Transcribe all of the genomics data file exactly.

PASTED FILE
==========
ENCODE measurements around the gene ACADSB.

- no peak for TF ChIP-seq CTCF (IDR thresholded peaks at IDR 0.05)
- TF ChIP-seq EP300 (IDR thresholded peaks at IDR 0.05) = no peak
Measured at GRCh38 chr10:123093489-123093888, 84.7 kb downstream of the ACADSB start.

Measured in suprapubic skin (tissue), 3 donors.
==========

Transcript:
ENCODE measurements around the gene ACADSB.

- no peak for TF ChIP-seq CTCF (IDR thresholded peaks at IDR 0.05)
- TF ChIP-seq EP300 (IDR thresholded peaks at IDR 0.05) = no peak
Measured at GRCh38 chr10:123093489-123093888, 84.7 kb downstream of the ACADSB start.

Measured in suprapubic skin (tissue), 3 donors.